Sustainable Heavy Duty Truck, Marine and Rail Transport

Lead Research Organisation: University of Nottingham


Battery electrified power is predicted to become the dominant mode of propulsion in future passenger cars. For long haul heavy duty transport challenges remain around practical range, payload and total cost. Currently there is no single economically viable decarbonised solution for heavy duty ground vehicles. Ammonia could form part of the ideal future mix, as a hydrogen energy vector or potentially through direct end use. The proposed work seeks to determine the energy and air quality impacts and potential future applications of a novel ammonia-fuelled heavy duty IC engine operating with high efficiency (c.50% brake) and zero emissions through a new fast burning combustion system. The project will evaluate potential reductions in energy demand in the 'green' ammonia production process, making use of the new green ammonia pilot plant at the Rutherford Appleton Laboratories. In order to assess relative advantages and challenges, the project will undertake evidence based life cycle analysis across a spectrum of competing decarbonised powertrain technologies for long range heavy duty transport (ground, freight rail and marine).

Planned Impact

In alignment with the UK government Clean Growth Strategy, Clean Air Strategy and Maritime 2050 this project will examine a novel solution for full decarbonisation while in parallel examining competing technologies in a comprehensive life cycle analysis approach. As the markets evolve incrementally alongside technology driven cost reductions, a step-change in knowledge, understanding and technology associated with decarbonised vehicles is required to position the UK at the forefront of design, development and manufacture of such vehicles. The work will help deliver the EPSRC's Healthy, Resilient, Productive and Connected Nation delivery plan. Through the decarbonisation of transport we will strive to create a Healthy Nation through innovative drivetrains with vastly reduced carbon and pollutant emissions (soot/particulates, NOx, CO and unburned hydrocarbons). Activities will fully align with the Clean Growth Strategy, specifically addressing target areas "innovation in low carbon transport technology". The work will directly support achieving the Industrial Strategy targets of 50% of vehicles being low emission by 2030. More broadly, the project will support the development and definition of future emissions policies for future heavy duty on and off highway applications. This includes incoming Clean Air Zones in UK cities, foreseen to rapidly evolve towards zero emissions. Through our shared research into sustainable alternatives we will reduce reliance on carbon and also rare earth materials in electric power ensuring the nation does not rely as heavily on others, which in turn will help drive the delivery of a more Resilient Nation. The embedded program for improving the personal skill set of UK based researchers will help make the UK more Resilient in terms of building a strong future in STEM.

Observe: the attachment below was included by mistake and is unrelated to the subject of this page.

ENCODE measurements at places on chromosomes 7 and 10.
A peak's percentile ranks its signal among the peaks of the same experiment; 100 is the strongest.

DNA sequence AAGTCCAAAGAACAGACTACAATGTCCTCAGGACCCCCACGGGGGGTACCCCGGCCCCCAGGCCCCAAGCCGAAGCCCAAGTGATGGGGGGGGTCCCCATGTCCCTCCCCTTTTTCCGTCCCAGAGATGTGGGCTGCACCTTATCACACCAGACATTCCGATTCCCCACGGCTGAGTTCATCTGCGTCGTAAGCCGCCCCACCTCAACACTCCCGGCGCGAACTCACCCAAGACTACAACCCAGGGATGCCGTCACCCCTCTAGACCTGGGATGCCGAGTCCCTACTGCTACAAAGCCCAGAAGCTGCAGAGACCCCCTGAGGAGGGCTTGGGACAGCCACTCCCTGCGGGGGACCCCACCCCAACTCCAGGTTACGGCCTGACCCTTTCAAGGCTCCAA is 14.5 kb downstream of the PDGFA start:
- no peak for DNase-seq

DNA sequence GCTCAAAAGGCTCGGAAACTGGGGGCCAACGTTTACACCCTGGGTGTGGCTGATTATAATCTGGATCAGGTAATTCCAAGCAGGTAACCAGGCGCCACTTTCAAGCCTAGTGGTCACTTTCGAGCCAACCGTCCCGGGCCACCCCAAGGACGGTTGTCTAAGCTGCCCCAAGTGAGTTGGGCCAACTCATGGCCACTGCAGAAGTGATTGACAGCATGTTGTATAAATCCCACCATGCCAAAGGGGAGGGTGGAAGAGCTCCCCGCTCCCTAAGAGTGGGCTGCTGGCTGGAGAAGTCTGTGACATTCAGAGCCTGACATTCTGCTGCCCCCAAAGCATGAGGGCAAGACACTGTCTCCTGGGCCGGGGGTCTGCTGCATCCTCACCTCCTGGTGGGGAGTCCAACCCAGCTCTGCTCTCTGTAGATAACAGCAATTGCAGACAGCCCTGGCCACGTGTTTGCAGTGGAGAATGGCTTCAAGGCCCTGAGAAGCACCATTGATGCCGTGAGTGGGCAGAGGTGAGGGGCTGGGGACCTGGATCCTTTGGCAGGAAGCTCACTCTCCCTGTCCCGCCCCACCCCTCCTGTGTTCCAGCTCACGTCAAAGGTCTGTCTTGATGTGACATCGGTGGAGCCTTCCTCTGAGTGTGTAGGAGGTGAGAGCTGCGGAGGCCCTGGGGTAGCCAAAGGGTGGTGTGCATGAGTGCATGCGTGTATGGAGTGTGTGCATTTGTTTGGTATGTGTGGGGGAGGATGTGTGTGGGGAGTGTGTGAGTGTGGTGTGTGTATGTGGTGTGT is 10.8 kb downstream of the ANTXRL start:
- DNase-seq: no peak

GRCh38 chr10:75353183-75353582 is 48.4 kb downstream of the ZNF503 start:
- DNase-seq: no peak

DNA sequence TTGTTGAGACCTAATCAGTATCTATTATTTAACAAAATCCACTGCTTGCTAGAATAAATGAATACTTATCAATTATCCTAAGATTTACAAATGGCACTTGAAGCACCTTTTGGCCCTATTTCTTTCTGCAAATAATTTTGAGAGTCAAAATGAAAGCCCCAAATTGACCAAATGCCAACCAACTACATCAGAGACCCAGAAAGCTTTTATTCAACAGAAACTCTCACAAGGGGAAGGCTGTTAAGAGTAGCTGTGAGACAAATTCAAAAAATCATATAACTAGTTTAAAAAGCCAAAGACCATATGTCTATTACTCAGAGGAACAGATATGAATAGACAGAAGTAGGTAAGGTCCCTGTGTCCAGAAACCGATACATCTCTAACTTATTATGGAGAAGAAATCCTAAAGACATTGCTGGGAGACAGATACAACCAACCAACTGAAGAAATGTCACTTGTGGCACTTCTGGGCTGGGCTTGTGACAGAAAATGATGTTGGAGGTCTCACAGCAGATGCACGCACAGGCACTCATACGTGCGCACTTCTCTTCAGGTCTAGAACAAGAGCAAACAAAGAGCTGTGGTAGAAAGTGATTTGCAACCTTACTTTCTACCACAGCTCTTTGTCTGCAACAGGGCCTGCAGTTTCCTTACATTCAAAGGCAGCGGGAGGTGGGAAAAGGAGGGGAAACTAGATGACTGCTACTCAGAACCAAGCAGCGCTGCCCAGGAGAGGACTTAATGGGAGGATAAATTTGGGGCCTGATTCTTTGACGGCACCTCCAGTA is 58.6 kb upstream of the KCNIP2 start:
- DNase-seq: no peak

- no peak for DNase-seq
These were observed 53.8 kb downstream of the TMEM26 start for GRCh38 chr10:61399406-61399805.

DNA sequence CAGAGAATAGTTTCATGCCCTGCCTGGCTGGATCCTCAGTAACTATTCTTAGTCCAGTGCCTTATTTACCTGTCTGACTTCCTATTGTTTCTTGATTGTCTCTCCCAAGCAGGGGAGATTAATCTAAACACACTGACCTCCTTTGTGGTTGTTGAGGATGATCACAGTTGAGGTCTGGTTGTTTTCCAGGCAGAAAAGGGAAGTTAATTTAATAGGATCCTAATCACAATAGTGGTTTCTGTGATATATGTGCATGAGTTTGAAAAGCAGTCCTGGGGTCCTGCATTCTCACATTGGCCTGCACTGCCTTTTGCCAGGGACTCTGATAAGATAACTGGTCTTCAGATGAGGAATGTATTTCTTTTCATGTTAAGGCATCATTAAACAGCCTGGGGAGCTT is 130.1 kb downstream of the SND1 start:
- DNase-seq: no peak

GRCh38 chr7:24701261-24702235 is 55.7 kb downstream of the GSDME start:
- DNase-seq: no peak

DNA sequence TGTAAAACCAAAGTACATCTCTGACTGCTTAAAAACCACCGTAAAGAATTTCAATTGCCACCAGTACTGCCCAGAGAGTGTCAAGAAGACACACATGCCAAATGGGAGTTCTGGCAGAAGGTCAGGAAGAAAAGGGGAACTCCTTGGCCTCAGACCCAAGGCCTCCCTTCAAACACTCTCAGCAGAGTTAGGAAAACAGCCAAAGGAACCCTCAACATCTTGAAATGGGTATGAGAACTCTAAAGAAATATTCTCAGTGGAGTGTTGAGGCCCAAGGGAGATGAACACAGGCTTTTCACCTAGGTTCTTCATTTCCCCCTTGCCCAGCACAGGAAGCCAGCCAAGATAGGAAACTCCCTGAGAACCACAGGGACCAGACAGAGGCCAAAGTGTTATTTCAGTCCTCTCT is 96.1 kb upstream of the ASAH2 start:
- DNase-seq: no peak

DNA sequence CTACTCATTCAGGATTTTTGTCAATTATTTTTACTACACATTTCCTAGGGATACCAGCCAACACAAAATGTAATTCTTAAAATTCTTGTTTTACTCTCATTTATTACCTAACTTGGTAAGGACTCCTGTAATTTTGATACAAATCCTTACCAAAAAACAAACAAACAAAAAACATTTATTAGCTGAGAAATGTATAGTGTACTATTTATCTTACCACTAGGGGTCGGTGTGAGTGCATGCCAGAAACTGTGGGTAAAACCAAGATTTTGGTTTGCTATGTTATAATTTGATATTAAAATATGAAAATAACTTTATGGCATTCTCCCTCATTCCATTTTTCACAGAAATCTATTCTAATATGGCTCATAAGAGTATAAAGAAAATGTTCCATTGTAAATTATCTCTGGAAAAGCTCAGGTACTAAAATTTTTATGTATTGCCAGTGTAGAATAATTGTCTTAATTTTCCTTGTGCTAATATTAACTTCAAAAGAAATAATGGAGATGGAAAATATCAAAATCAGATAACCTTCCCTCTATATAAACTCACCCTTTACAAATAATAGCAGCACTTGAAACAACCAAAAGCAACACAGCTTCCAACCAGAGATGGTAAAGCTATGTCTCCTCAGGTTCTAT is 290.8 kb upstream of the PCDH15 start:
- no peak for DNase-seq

The work will deliver improved understanding to the researchers and the wider academic community (CREDS and beyond), the industry partners and their supply chains and wider society including policy makers. The project will lead to further projects at higher TRL, with funding sought from Innovate UK and/or the Industrial Strategy Challenge Fund to maximise commercial impact to the benefit of the UK based partners.


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Description This work is considering the impact of ammonia on future ground transport. The scope has involved assessment of ammonia as both an energy store and in direct end use in IC engines. The work to date has shown that ammonia can be a viable retrofit fuel for existing diesel four stroke IC engines below engine speeds of around 2000rpm, with ammonia substitution ratios of up to 50% achieved (i.e. still reliant on diesel for cold start and co-fuelling). The work also investigated the possibility of integrating thermal stores into the green ammonia Haber Bosch production process in order to improve transient response during intermittent operation.
Exploitation Route The results to date are helping to define the scope of work being undertaken in the EPSRC MariNH3 programme grant
Sectors Aerospace, Defence and Marine,Construction,Energy,Transport

Description The results to date are being used to help define safe working practices around ammonia testing, with a white paper to be published online later this year.
First Year Of Impact 2023
Sector Aerospace, Defence and Marine
Impact Types Policy & public services

Description The Opportunities and Challenges of Scaling Ammonia as an Energy Vector for Expeditionary Environments
Amount £136,000 (GBP)
Funding ID N62909-21-1-2062 
Organisation ONRG Office of Naval Research Global 
Sector Public
Country United States
Start 08/2021 
End 04/2023